March 7, 2002
The researchers describe a mathematical model of the impact of a partially effective AIDS vaccine in a population of IDUs in Bangkok. They constructed a dynamic compartmental, or subgroup, model for Bangkok's IDUs, adapted from previous simulations of the HIV epidemic in gay males. The model consisted of 14 population subgroups, varying by high- and low-risk injection behavior, and five levels of disease status (HIV-negative; HIV-positive, asymptomatic, unidentified; HIV-positive, asymptomatic, identified; HIV-positive, symptomatic; and AIDS). Two types of risk behavior change were analyzed: positive post-counseling behavior change and a false immunity-presumptive, negative change in behavior. HIV-positive individuals were not distinguished by vaccination status because researchers assumed it had no therapeutic effect.
Transmission parameters were based on previously developed models of injection drug use. Among IDUs, injection risk behavior and viral infectivity determine how likely an individual is to become infected with HIV. Injection risk behavior characteristics include contact rate, total number of injections per year, and the probability that a needle was shared before injection.
The analysis only examined transmission through shared needle use. "Restricted" mixing between high and low-risk groups with respect to sharing needles was assumed. Input data for the model were obtained from the published literature. Population- specific data were used where possible; in the absence of Bangkok-based research, estimates were taken from US research. For base-case analysis, key assumptions were made. First, 50 percent of the eligible population is vaccinated each year. Second, the vaccine provides complete protection for 75 percent, and no protection for 25 percent, of those vaccinated. Third, the duration of protection from vaccine is ten years on average, after which individuals are not re-vaccinated. Fourth, the annual probability of any risk behavior change is 5 percent. Finally, the initial HIV prevalence is 30 percent. The analysis simulated the course of the epidemic in a population of 36,600 male IDUs during both 40 and 150 years.
At a vaccine efficacy of 30 percent, HIV prevalence was 44 percent after 40 years and reached an equilibrium level of 42 percent. At a vaccine efficacy of 90 percent, equilibrium prevalence was 35 percent. Vaccination remained superior to no vaccination at all levels of expected efficacy.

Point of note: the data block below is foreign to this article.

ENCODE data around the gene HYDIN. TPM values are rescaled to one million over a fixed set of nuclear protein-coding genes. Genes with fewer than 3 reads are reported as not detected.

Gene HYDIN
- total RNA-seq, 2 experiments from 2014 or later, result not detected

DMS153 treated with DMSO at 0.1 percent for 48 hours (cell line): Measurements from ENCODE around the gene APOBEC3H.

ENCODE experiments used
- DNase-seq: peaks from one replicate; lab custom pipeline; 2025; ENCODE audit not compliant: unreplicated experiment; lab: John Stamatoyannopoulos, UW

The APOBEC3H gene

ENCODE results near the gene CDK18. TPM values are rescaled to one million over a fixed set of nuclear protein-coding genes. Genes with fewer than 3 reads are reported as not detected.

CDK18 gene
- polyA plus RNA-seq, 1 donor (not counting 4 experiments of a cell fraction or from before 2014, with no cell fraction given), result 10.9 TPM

Post-vaccine risk behavior changes were analyzed: positive post-counseling behavior change and a false immunity-presumptive, negative change in behavior. Sensitivity analysis showed that with a 75 percent efficacy, HIV prevalence is somewhat sensitive to these behavior changes. If 100 percent of high-risk individuals switched to low risk behavior in response to vaccine-related counseling, HIV prevalence decreased to 33 percent after 40 years, an improvement of 4 percent over base-case results.
Simultaneous, unfavorable change in contact rates, number of injections and an increase of per partner infectivity had a limited effect when vaccine efficacy was 75 percent. The beneficial effects of vaccination diminished slightly as unfavorable post-vaccination behavior increased, though vaccination was always superior to no vaccination. The benefit of vaccination with a low-efficacy vaccine can be mitigated significantly by unfavorable behavior changes.
Results suggested that the effectiveness of vaccination depends on the probability of vaccination-related behavior change only if vaccine efficacy is lower than the base-case assumption of 75 percent. The findings suggest that a low-efficacy AIDS vaccine is beneficial to IDUs in Bangkok and that this beneficial effect can be enhanced or moderated by risk behavior change. If IDU behavior is modifiable, the findings have significant policy and planning implications.
Journal of Acquired Immune Deficiency
02.01.02; Vol. 29; No. 2: P. 132-141; Elizabeth Bogard; Karen M. Kuntz
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